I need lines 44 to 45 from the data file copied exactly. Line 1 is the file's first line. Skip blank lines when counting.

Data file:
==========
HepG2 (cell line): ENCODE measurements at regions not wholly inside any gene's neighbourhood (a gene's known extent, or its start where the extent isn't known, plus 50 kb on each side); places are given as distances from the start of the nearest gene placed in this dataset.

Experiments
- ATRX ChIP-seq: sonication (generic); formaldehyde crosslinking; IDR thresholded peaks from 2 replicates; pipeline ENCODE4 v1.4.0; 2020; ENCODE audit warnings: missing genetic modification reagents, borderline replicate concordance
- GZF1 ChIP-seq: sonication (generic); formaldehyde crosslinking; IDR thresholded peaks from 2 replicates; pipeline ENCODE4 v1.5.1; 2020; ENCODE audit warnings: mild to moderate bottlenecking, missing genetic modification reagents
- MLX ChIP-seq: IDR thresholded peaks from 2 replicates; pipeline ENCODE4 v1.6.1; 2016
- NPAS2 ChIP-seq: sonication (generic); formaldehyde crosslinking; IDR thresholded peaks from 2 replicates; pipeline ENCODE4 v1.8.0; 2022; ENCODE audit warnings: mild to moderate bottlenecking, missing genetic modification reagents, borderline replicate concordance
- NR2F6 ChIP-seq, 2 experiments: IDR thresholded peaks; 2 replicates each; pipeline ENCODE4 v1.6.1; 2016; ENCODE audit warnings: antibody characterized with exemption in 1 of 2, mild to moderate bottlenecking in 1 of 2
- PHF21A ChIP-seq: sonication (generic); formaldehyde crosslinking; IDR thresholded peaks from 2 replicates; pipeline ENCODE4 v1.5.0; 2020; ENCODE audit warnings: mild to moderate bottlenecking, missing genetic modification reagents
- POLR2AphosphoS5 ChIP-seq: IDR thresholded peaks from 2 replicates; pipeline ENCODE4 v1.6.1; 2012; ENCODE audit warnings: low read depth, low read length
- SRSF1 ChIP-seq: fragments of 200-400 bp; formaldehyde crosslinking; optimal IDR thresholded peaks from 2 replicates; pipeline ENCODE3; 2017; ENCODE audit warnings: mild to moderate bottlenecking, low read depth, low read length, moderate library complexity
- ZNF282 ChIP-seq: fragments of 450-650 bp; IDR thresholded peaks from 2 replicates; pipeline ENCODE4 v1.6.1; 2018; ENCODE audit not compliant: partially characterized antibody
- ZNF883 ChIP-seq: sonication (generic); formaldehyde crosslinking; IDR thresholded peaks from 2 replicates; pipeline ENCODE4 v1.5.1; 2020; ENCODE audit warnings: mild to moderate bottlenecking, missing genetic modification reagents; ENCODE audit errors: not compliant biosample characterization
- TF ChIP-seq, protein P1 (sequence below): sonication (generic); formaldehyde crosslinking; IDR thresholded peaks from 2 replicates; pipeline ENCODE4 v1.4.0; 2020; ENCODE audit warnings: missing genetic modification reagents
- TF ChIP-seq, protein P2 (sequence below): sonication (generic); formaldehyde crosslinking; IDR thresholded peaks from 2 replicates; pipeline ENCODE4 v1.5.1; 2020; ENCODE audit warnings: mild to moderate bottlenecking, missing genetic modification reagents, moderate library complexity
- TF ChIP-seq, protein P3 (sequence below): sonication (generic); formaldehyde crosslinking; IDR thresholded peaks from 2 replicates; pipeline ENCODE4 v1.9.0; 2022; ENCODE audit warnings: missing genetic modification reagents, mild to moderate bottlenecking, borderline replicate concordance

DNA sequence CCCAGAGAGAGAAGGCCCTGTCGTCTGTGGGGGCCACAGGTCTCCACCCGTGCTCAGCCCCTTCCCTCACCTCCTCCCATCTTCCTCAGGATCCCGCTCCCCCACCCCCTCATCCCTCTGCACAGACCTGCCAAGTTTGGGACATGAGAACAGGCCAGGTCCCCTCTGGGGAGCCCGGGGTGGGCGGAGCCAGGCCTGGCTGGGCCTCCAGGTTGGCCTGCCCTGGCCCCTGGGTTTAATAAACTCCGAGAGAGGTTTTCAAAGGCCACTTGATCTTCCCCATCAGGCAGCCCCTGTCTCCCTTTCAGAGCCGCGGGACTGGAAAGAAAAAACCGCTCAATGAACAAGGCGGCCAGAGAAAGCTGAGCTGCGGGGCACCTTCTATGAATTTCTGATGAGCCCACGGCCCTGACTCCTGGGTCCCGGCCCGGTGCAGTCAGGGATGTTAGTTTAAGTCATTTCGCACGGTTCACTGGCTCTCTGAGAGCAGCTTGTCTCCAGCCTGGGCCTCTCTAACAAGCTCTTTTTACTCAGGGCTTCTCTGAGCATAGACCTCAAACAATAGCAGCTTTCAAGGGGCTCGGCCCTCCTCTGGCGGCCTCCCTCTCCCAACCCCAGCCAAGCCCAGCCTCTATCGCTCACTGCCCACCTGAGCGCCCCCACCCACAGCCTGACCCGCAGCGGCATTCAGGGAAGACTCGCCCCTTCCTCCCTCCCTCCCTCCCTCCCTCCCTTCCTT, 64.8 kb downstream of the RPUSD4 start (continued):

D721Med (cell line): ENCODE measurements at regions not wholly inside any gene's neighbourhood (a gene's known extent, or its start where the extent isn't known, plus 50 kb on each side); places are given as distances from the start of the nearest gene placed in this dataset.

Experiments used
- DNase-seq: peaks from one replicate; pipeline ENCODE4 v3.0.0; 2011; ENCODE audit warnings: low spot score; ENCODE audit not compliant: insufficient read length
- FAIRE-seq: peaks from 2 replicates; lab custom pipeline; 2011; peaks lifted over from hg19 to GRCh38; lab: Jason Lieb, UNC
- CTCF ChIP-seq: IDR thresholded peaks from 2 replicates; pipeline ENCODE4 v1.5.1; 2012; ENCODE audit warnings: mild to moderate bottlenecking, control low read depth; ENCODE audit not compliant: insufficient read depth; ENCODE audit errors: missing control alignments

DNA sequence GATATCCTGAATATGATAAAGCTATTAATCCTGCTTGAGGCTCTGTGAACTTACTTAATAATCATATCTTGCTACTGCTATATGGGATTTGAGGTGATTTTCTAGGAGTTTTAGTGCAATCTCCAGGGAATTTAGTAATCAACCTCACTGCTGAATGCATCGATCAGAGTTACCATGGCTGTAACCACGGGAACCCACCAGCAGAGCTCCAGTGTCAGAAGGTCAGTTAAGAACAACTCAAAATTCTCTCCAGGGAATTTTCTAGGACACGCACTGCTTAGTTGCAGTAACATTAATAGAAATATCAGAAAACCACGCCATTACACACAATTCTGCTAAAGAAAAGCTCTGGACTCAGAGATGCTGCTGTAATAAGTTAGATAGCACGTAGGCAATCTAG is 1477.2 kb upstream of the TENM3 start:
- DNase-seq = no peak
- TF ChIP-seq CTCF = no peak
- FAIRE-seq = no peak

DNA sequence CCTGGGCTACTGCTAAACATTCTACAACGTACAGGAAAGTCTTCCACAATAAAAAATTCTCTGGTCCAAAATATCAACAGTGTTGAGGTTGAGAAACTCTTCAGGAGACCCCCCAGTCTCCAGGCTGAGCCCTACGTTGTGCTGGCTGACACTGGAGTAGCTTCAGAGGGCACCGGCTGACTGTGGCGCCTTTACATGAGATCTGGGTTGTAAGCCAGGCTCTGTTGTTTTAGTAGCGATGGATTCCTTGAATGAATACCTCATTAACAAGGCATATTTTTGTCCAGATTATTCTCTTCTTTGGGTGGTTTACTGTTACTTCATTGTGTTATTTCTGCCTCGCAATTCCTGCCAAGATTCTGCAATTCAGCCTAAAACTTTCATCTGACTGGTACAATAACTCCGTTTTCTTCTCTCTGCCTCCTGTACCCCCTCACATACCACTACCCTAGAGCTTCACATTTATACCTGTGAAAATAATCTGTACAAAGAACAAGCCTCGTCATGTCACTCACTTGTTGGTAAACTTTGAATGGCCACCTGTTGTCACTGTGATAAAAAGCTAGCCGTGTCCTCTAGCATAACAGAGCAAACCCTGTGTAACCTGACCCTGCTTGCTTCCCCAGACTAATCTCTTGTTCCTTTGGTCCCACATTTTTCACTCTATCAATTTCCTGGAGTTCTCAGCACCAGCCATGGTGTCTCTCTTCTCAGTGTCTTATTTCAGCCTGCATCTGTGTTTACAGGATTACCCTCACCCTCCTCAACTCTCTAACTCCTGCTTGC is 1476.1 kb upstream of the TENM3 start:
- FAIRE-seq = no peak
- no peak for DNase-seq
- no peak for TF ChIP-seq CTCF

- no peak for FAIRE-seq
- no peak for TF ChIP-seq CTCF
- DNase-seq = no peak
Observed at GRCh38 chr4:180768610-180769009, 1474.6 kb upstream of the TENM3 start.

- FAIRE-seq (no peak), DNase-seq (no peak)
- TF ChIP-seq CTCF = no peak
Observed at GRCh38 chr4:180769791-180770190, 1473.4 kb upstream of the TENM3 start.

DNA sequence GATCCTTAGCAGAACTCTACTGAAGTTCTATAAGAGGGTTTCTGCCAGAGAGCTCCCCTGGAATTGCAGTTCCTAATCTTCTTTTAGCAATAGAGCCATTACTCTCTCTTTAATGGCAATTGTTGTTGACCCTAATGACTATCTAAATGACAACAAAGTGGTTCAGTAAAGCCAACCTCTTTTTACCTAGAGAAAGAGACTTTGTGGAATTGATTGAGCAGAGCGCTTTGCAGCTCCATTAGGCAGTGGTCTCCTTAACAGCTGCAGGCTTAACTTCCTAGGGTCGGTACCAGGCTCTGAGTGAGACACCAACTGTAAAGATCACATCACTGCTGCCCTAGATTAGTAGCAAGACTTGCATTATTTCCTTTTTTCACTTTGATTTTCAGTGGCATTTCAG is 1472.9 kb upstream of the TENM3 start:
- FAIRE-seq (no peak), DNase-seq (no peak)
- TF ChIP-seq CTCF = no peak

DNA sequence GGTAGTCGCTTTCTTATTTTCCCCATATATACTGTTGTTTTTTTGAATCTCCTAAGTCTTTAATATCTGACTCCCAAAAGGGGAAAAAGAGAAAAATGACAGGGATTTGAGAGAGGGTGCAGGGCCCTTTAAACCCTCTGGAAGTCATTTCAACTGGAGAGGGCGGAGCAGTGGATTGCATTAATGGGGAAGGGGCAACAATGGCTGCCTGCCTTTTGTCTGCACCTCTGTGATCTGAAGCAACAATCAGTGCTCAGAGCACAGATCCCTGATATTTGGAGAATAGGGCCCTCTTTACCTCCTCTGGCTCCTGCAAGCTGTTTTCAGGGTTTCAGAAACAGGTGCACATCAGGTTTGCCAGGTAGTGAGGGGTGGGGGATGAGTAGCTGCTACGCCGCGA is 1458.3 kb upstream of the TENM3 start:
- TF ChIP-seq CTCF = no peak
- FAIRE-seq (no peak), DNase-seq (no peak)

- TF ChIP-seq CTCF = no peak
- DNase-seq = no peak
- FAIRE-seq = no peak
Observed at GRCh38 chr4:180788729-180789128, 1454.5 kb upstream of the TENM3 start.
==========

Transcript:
- DNase-seq = no peak
- FAIRE-seq = no peak